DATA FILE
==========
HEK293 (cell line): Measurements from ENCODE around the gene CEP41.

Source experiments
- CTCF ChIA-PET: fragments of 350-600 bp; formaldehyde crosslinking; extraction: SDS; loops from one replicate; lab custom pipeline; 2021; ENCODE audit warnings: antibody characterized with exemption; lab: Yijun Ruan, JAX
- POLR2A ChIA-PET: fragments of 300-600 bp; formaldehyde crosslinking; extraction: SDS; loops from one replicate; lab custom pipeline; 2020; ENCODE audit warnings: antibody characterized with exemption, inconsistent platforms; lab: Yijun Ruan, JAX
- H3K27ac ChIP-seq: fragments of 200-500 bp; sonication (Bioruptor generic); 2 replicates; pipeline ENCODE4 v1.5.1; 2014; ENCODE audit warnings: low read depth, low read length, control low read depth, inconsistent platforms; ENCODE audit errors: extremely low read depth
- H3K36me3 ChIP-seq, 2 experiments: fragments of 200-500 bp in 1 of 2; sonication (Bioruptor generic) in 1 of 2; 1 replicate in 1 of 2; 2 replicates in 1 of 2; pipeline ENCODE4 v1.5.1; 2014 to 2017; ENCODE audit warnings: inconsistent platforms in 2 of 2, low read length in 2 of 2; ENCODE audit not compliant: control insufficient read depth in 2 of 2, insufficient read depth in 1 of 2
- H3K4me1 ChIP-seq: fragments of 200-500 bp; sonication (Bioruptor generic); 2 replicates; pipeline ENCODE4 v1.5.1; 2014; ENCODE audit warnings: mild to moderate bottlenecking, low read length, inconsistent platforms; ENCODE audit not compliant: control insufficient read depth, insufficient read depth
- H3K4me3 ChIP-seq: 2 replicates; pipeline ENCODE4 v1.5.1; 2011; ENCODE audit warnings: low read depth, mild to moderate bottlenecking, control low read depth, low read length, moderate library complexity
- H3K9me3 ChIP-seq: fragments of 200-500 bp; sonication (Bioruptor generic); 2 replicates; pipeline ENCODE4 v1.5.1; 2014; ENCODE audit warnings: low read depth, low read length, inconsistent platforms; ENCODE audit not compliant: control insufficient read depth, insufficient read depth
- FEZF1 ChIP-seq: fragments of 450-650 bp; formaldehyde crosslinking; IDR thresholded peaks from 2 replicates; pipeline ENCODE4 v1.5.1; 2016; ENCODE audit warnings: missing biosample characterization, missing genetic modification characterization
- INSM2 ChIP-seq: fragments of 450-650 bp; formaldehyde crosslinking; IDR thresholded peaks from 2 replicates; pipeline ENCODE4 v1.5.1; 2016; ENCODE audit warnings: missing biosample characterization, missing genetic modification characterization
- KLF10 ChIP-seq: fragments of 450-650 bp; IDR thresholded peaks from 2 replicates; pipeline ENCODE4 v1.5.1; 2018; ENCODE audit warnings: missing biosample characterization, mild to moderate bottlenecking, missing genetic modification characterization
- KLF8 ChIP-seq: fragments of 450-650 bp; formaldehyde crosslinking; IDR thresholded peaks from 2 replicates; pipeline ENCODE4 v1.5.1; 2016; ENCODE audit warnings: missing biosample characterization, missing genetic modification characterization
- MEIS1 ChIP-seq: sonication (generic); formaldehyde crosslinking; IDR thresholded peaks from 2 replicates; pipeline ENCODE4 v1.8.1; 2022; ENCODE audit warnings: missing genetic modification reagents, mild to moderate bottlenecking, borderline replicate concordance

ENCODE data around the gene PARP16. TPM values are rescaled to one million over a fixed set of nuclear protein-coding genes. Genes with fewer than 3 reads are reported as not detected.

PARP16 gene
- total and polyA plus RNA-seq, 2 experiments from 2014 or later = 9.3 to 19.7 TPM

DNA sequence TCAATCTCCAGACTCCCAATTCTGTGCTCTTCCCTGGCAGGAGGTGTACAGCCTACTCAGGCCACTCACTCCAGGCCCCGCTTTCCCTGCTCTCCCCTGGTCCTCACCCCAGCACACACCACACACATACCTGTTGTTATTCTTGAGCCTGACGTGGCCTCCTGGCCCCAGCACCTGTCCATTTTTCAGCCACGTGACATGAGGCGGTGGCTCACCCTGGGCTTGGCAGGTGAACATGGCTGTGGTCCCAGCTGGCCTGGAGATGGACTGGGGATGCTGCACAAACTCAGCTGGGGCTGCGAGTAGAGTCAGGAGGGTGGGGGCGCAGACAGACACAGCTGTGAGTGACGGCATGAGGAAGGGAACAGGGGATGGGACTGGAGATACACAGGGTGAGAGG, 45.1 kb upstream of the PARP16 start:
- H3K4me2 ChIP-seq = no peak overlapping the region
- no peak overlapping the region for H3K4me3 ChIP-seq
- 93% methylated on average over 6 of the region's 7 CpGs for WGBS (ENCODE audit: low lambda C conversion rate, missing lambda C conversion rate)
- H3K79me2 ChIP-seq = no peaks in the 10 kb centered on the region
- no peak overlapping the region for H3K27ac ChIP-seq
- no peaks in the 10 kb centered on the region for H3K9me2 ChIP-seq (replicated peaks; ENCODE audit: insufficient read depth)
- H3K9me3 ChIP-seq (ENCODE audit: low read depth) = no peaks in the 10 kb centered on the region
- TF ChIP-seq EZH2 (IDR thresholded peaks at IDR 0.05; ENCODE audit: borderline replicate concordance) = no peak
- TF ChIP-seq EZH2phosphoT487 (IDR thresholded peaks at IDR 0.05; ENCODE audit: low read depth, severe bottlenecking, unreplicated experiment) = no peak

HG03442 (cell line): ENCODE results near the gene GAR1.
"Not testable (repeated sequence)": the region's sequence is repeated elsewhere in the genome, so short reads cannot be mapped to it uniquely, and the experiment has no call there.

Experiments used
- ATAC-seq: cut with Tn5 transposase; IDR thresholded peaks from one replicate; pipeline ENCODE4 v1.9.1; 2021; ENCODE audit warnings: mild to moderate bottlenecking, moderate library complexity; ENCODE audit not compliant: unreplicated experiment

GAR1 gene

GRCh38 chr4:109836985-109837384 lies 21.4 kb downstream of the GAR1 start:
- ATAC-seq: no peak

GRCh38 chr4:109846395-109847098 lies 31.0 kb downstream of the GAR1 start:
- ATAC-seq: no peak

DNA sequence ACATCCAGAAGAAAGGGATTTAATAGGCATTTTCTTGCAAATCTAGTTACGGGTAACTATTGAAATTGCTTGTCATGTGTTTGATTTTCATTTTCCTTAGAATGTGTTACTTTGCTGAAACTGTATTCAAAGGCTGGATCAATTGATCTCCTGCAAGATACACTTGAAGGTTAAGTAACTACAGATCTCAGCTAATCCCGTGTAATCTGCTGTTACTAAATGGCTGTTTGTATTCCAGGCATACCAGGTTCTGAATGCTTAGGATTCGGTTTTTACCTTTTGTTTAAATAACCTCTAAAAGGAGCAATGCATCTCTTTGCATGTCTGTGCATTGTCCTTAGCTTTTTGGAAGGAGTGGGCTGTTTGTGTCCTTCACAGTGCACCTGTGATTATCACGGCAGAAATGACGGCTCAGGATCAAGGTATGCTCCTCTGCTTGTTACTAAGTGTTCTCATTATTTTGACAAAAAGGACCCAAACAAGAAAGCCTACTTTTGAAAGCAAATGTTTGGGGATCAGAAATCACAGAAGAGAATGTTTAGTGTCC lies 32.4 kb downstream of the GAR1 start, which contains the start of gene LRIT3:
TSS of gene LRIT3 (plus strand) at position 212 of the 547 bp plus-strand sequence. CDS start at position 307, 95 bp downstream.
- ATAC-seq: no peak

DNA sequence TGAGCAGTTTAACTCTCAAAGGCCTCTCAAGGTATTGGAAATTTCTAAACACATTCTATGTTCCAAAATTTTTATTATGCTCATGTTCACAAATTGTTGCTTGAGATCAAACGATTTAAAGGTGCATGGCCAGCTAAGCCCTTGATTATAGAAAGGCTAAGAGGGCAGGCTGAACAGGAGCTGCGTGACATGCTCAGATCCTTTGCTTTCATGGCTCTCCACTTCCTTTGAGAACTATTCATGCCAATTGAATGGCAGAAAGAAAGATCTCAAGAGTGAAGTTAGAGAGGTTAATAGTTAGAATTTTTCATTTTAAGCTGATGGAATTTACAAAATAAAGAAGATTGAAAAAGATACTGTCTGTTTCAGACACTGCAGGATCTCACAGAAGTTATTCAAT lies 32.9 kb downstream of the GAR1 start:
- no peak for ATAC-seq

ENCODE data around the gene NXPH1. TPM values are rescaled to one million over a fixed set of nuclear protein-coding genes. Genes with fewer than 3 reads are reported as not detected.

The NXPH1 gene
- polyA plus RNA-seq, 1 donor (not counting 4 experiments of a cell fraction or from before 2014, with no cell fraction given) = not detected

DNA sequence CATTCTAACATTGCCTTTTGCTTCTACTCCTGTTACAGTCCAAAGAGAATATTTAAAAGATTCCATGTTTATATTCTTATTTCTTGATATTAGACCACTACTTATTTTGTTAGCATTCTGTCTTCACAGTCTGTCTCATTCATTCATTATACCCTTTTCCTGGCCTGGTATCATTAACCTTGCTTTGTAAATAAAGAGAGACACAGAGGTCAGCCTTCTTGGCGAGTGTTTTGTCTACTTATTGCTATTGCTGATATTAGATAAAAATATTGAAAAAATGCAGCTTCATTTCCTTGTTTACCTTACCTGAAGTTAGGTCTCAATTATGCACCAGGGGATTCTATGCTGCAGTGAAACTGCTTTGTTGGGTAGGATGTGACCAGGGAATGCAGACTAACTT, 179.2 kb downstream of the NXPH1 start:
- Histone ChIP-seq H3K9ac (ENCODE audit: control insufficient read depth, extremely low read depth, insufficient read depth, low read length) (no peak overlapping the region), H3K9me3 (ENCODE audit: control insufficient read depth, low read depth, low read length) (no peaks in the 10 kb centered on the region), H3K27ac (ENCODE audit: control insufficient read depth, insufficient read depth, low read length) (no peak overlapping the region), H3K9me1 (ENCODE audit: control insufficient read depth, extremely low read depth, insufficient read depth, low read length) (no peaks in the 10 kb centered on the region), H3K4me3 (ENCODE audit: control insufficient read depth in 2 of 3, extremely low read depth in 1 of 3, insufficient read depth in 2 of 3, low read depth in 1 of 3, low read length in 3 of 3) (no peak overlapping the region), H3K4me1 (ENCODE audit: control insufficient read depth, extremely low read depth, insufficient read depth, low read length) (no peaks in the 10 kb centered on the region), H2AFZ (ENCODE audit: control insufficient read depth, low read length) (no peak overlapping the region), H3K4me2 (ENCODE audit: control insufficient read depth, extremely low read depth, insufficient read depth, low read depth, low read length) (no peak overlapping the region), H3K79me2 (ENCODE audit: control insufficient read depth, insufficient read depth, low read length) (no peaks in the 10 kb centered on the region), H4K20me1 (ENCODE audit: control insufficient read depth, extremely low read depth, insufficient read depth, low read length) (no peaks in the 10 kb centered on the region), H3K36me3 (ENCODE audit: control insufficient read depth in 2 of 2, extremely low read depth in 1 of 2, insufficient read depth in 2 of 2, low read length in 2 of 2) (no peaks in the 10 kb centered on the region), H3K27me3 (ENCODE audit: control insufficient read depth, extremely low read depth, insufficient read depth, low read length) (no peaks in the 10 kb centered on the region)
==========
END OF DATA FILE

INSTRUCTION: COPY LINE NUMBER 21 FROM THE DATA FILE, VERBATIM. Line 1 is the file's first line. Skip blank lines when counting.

- 93% methylated on average over 6 of the region's 7 CpGs for WGBS (ENCODE audit: low lambda C conversion rate, missing lambda C conversion rate)